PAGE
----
Did I mention that this was what the Post reported on October 22, 1987? My, how the times change. And how they don't: mainstream Democratic voters are still trying to figure out whether the dovish demands of the primary campaign have damaged their party's credibility on issues of national security. After all, if not for Howard Dean, John Kerry might never have flip-flopped on Iraq.
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# Posted 3:48 PM by Patrick Belton  

TAKE MY WIFE! PLEASE! Any of our Washington readers who would like a witty, attractive, Oxford academic and foreign policy hand - no, this is Belton femme, not Belton homme we're talking about - can have her for only $200 between the 11th and the 22nd! (Actually, it's an even better deal than that - she gives you the 200 bucks, plus lots of witty conversation about Democratic foreign policy and rule of law building!) She'll be hiding most of the time writing like mad. She's also a very nice roommate - I can vouch for her.
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# Posted 3:47 PM by Patrick Belton  

BUT NO WORD YET ON WHETHER OSAMA WILL HAVE INK DONE: The Washington Times is claiming that Al Qa'eda is seeking ties with gangs with presences bridging Central America and the United States.

In other things happening in the world today off the headlines, China and Russia have signed an agreement increasing oil and gas cooperation between the two nations; China also reiterated its strong support for Russia's WTO bid (see China Daily). Japan's Foreign Minister has endorsed revising the Japanese constitution to allow the country to take on a larger role in world security (Reuters). North Korea's Vice Foreign Minister has claimed that the nation now possesses a nuclear deterrent (AP). Opposition is hardening to President Nazarbayev in Kazakhstan (Eurasianet), analysts see Russia as going Soviet (ditto) as it seeks a new policy toward its CIS neighbours (and ditto).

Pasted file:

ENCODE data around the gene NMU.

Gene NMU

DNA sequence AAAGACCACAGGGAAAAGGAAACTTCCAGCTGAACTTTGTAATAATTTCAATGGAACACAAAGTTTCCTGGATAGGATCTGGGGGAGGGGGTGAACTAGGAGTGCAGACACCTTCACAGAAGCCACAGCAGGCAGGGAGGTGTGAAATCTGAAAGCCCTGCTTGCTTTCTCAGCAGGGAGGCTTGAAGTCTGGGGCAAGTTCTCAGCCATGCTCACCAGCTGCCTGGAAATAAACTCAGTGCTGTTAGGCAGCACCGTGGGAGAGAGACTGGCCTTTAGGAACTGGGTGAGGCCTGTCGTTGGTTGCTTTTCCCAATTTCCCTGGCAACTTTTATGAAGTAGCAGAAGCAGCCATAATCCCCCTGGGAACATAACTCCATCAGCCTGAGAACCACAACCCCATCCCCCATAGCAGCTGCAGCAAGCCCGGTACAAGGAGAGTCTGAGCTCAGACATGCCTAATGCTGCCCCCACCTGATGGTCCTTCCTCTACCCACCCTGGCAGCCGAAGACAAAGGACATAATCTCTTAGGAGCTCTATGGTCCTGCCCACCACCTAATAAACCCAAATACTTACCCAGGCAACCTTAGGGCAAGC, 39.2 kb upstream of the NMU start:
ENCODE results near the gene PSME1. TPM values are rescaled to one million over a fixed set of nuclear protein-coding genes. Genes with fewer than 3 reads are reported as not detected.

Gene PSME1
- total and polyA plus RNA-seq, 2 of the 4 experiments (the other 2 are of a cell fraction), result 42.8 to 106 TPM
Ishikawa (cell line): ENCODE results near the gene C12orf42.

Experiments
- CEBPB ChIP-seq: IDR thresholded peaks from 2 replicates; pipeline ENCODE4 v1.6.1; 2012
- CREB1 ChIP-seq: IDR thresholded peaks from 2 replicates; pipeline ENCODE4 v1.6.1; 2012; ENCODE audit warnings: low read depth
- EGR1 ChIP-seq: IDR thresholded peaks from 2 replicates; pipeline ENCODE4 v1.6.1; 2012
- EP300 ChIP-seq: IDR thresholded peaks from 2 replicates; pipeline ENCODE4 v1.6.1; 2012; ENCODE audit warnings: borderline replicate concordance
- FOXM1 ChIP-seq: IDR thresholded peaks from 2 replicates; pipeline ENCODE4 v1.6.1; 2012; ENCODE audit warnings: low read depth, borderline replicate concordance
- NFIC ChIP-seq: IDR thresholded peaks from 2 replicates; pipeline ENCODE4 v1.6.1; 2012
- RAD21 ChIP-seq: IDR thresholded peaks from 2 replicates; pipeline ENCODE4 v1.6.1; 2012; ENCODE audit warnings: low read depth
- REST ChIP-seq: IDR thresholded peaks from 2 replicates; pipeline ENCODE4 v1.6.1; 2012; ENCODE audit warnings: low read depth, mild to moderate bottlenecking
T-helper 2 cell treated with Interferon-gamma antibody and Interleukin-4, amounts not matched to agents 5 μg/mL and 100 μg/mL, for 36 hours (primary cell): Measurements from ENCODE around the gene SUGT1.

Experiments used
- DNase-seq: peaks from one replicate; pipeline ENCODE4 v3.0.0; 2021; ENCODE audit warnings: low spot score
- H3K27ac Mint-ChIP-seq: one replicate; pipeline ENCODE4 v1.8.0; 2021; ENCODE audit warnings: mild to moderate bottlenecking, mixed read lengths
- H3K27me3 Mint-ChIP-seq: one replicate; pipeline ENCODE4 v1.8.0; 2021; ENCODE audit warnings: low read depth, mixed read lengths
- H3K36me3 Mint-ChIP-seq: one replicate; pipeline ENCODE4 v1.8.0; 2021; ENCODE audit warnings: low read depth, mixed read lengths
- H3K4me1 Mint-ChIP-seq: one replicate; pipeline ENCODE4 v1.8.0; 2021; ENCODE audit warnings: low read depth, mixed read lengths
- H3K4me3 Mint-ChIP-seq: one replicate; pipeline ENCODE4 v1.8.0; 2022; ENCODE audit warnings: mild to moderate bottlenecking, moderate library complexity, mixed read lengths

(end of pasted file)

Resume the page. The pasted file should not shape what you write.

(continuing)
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# Posted 2:12 PM by Patrick Belton  

DEPARTMENT OF TRULY IMPORTANT THINGS: Anne-Sophie Mutter appeared on Radio 3 this afternoon, and I had before this never heard her rendition of the Brahms Violin Concerto in D. Mutter, performing as a prodigy of Karajan, was often justly critiqued for a rather thin tonality, but now in her maturity and after drawing on years of concertising in the Modern repertory, her phrasing in the Brahms was marked in its originality, and her intensity throughout was breathless. As with many people, this concerto ranks among my favourite pieces, and Mutter made me feel as though I was hearing it for the first time. Brava.

UPDATE: One of our friends remedies a point I'd neglected: 'Sure, but really ya gotta love those dresses that she had sprayed on, too. Really enhances the live Mutter experience.'
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# Posted 2:05 PM by Patrick Belton  

DEMOCRACY IN RUSSIA: I'm with Bill Kristol on this one.